“We’re not where we want to be, but we’re making progress.”
Those were the words of District 115 Superintendent Scott Wakely following a presentation of the 2011-2012 AYP results.
According to the report five of the district’s nine schools failed to meet AYP requirements in at least one area, as defined by the federal No Child Left Behind Act.
Autumn Creek Elementary School, Grande Reserve Elementary School, Yorkville Middle School Yorkville High School and Yorkville Intermediate School failed to meet the 85 percent mark set by the federal legislation that calls for 100 percent of students to meet academic standards by 2014.
Despite that, Wakely said the district is constantly showing signs of academic growth. ACT scores for 2012 are at an all-time high. Students at Yorkville High School averaged a composite score of 21.1, up from a 19.8 composite in 2005.
“That’s a drastic increase. Now the challenge is to try and sustain it,” Wakely said.
Adequately Yearly Progress is the measurement for reading and math performance for the federal educational reform initiative No Child Left Behind. In Illinois AYP is measured by the Illinois Student Achievement Tests. NCLB requires that every child meet standards in reading and math by 2014. Students are divided into various subgroups for testing purposes. If any subgroup fails to meet AYP, then the whole school does not meet AYP.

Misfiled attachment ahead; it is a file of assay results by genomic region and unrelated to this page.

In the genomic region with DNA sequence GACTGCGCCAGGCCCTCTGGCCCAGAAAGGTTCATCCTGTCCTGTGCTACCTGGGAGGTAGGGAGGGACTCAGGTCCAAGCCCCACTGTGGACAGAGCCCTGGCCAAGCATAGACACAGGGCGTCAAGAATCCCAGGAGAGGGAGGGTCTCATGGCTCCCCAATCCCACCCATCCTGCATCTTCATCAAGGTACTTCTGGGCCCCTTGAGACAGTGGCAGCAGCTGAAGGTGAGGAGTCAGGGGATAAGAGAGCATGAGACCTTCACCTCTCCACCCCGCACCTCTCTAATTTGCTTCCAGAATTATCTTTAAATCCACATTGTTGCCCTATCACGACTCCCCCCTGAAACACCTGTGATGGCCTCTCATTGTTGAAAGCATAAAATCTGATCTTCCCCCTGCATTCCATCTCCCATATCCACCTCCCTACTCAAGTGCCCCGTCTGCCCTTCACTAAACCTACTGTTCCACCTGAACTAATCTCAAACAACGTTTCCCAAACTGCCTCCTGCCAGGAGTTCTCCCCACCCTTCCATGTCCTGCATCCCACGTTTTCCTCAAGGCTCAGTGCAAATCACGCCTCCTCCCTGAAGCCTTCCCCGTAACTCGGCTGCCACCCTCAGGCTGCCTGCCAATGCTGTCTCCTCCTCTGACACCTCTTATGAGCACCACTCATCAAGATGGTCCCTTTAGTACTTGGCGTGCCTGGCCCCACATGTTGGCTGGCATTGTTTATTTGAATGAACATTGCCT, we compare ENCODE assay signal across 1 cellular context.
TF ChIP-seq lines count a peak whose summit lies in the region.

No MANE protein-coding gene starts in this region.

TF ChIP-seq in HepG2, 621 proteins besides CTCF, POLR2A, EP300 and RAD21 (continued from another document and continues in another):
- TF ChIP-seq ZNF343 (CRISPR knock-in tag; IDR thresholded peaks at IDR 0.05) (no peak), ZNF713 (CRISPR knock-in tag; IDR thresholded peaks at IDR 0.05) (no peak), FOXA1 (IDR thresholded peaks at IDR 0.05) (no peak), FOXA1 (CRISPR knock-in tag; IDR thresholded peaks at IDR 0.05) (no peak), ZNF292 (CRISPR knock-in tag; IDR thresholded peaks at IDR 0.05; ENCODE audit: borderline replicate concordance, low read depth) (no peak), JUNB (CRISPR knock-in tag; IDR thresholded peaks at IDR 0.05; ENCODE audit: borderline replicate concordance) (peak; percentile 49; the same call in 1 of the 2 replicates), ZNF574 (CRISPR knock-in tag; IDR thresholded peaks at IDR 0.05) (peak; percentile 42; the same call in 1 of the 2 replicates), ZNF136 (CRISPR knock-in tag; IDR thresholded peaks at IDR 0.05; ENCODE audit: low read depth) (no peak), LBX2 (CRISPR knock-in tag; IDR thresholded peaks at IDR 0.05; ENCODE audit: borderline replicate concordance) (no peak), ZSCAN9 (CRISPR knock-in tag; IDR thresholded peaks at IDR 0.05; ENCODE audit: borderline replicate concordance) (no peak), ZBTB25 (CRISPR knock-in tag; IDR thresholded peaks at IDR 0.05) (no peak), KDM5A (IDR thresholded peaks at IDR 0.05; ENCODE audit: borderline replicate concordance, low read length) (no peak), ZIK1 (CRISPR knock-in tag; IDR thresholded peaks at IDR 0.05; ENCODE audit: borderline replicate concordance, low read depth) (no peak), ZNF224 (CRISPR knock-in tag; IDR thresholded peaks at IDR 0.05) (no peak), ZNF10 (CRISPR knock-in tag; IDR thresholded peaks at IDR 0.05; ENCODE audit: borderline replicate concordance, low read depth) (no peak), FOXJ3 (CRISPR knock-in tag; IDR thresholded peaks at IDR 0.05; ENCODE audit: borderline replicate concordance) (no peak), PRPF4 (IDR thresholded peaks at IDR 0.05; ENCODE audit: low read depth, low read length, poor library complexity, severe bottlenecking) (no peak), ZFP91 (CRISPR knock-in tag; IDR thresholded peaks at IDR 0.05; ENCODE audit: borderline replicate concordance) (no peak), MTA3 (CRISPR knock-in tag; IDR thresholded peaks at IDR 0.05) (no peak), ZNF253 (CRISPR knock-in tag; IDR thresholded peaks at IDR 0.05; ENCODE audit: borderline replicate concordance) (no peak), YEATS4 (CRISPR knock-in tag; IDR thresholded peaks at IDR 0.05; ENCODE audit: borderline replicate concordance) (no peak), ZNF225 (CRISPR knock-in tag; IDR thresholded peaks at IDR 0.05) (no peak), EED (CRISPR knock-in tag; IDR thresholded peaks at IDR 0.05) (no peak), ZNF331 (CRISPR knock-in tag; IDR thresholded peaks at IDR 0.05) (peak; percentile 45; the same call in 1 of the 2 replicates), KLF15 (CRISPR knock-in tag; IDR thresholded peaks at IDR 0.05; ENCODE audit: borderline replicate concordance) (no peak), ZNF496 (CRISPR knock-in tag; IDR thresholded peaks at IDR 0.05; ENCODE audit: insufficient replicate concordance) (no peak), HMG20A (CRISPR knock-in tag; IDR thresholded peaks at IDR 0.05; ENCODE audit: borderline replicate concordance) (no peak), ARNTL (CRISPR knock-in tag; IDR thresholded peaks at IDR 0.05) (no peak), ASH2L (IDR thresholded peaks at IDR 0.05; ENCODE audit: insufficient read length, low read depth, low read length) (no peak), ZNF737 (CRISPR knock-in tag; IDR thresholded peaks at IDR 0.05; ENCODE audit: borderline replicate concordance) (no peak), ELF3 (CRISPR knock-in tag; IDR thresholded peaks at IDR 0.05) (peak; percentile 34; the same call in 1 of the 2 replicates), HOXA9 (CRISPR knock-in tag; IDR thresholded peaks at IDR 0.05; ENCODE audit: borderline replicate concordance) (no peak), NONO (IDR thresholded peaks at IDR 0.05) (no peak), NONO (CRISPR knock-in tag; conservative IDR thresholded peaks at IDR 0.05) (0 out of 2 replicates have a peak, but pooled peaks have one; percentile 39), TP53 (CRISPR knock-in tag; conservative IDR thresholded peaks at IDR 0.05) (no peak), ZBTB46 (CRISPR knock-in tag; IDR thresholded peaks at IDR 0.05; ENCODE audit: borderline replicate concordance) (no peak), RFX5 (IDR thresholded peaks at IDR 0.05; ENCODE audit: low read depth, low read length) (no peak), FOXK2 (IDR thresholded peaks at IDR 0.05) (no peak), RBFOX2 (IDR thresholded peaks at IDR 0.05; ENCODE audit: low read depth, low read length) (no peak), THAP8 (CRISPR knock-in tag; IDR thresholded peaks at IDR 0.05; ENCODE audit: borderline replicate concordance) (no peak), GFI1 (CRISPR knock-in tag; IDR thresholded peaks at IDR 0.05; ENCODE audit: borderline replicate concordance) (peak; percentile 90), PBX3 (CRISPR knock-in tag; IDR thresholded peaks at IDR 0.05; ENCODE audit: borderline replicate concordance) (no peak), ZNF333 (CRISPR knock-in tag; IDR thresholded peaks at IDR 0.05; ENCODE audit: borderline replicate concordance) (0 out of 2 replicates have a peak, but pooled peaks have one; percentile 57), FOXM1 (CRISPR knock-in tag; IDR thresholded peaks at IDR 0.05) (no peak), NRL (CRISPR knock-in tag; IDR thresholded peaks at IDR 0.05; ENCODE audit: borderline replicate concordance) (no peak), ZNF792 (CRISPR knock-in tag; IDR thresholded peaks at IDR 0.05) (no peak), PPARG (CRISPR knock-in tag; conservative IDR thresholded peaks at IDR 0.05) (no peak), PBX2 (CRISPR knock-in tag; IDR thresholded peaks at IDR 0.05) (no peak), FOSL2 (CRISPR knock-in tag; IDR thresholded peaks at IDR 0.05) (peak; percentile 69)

The subgroups defined by NCLB are: Racial/Ethnic: Whites, Blacks, Hispanics, Native American, Asian/Pacific Islander, and multi-ethnic; Economically Disadvantaged: Students on free or reduced lunch; Students with Disabilities: Students with IEPs; and Limited English Proficient students.
Autumn Creek did not meet AYP in reading for both the Hispanic and economically disadvantaged subgroup.
Grande Reserve did not meet AYP in reading for economically disadvantaged subgroup.
Yorkville Middle missed the mark in reading for economically disadvantaged subgroup and in math for students with IEP’s.
Yorkville High School failed to meet AYP in both reading and math and for students with IEP’s.
Yorkville Intermediate missed AYP in reading and math for the Hispanic subgroup and reading for students in the economically disadvantaged subgroup and the subgroup for students with IEP’s.
Wakely also noted an increase in the number of high school students participating in Advanced Placement classes. In 2005 there were 85 students participating in AP classes. This year there are more than 400, he said.
Additionally he pointed to increases in reading and math scores of elementary and middle school students.
Wakeley said the district will continue to use student data to identify and monitor the academic progress of all students especially as the district aligns language arts programs to Common Core standards next year.
Focusing on growth models, rather than “saying everyone in this room should jump this far on the same day,” provides a clearer image of academic performance in the district, Wakely said.
School Board Vice President Lynn Burks praised district staff and faculty for their efforts in improving the academic performance in the district.
“We have a lot more to do, but we’re moving,” Burks said.